Silverman Introduces Bill to Reform D.C. Sports Betting
Creates competitive mobile app market, getting rid of controversial sole-source deal
WASHINGTON, D.C. — Today D.C. Councilmember Elissa Silverman (I-At-Large) introduced legislation that would reboot the District’s troubled online sports wagering program by allowing mobile apps such as DraftKings and FanDuel to compete for business alongside D.C. Lottery’s poor performing GambetDC app. The bill would also prohibit the renewal of the city’s lottery contract with Intralot, which received a $215 million sole-source deal to run both the lottery and sports betting that was highly controversial.
The District’s sports betting program was supposed to be a bonanza, contributing approximately $25 million per year for the District’s budget. Instead, it has been dud—actually losing $4 million in its first full year of operations.
“We need to turn the page on this embarrassing episode,” Silverman said. “Residents deserve an online app that works, taxpayers deserve a program that brings in money for the District, and we all deserve a system where we don’t hand huge contracts to a preferred company and its subcontractors without even looking at the competition.”
Silverman was one of five Councilmembers who voted against the sole-source contract to Intralot, which operates D.C.’s lottery system. The contract and enabling legislation created an exclusive market for Intralot’s sports betting GambetDC app in the city, except around venues such as Capital One Arena and Nationals Park. Proponents of the deal said that the city would benefit from being a “first mover” in the region, but the Gambet app has been roundly criticized by betters for being difficult to use. Gambet largely shut down during the biggest sports betting event of the year – the Super Bowl. The program is bringing in less money than it has spent and is operating at a loss.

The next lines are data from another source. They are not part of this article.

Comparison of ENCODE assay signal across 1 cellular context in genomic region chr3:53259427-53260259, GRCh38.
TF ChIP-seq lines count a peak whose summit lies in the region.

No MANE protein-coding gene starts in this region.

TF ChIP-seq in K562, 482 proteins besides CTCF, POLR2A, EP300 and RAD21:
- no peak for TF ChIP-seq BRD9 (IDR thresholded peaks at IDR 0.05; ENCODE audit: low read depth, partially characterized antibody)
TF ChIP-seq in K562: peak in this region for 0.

Gambet is the only app allowed to operate in the District, except in stadiums and retail establishments that are licensed separately to offer sports betting and in federal areas where sports gambling is not permitted. Meanwhile, neighboring jurisdictions are competing for sports betting revenue. Mobile sports betting apps became legal in Virginia last year, and Maryland is poised to launch its program as soon as next month.
Silverman’s legislation, the Sports Wagering and Fair Competition Amendment Act of 2022, would:
- Allow any company to apply for licenses to operate online and mobile sports betting apps in the District, with a 15% tax (same as the rate in Virginia and Maryland);
- Terminate the contract with Intralot in 2024, when it expires, instead of exercising an option to renew;
- Require competitive bidding for future contracts to run the District’s lottery system and sports betting operations; and
- Get serious about profitability, requiring bidders for those contracts to reasonably show how they would make money for the District.
“If we’re going to have a lottery and a sports betting program, let’s at least make it a revenue generator for the city so it can fund important efforts in public safety, public education and housing,” Silverman said. “And let’s stop the bad practice of awarding lucrative contracts without competition.”
The bill was co-introduced by Councilmembers Brooke Pinto (D-Ward 2), Mary Cheh (D-Ward 3), and Charles Allen (D-Ward 6).